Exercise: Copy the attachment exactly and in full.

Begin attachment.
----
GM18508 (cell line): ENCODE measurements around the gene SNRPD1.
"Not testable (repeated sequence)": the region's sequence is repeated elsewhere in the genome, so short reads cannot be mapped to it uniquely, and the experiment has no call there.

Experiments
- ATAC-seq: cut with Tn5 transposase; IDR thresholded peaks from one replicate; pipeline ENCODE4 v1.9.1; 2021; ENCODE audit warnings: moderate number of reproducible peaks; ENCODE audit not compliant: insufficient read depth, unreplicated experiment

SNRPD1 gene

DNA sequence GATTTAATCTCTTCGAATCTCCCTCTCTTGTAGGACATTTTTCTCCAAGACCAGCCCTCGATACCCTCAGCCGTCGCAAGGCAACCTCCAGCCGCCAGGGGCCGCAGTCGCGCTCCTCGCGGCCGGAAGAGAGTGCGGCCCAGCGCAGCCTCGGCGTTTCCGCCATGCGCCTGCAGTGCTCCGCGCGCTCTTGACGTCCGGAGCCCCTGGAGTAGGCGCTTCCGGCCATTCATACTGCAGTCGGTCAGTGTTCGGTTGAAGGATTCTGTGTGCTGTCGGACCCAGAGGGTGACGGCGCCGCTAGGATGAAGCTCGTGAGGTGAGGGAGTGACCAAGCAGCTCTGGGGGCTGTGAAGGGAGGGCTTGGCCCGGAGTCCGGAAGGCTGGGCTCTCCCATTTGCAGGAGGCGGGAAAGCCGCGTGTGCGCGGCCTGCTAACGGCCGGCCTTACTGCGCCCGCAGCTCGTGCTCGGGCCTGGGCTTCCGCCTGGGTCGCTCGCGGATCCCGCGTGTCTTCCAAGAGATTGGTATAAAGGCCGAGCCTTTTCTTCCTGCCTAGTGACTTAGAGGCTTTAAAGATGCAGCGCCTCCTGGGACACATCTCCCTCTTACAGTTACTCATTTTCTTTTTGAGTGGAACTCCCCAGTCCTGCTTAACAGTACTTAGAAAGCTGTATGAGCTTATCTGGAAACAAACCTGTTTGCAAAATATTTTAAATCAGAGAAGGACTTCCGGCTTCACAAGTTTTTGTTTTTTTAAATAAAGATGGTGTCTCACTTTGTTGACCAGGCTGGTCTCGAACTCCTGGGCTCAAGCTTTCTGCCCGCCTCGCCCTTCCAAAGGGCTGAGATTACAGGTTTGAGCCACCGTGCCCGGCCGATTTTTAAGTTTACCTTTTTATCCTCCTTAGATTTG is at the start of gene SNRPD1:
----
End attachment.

GM18508 (cell line): ENCODE measurements around the gene SNRPD1.
"Not testable (repeated sequence)": the region's sequence is repeated elsewhere in the genome, so short reads cannot be mapped to it uniquely, and the experiment has no call there.

Experiments
- ATAC-seq: cut with Tn5 transposase; IDR thresholded peaks from one replicate; pipeline ENCODE4 v1.9.1; 2021; ENCODE audit warnings: moderate number of reproducible peaks; ENCODE audit not compliant: insufficient read depth, unreplicated experiment

SNRPD1 gene

DNA sequence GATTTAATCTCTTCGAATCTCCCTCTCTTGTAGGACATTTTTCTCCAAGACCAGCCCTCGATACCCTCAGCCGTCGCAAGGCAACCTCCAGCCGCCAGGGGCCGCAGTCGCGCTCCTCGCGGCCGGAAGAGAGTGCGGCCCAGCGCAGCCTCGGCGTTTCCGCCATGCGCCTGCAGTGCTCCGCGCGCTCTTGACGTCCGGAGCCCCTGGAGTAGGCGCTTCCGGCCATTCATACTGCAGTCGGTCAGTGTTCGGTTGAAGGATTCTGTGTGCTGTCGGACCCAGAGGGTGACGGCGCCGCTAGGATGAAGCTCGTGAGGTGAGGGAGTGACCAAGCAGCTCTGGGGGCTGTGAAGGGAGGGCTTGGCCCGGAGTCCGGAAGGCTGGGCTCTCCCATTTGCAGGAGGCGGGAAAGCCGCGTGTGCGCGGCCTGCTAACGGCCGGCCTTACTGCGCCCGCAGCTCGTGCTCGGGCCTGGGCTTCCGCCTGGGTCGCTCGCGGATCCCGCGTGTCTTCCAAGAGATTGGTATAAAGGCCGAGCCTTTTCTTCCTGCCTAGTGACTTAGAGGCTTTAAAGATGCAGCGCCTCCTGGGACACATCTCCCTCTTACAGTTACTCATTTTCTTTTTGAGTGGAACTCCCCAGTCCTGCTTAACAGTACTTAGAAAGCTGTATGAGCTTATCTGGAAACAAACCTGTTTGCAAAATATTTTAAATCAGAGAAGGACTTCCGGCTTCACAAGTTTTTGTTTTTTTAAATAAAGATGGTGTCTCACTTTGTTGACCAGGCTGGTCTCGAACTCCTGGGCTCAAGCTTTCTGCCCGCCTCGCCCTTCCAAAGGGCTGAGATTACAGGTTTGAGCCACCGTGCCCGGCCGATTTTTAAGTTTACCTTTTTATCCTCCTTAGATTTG is at the start of gene SNRPD1: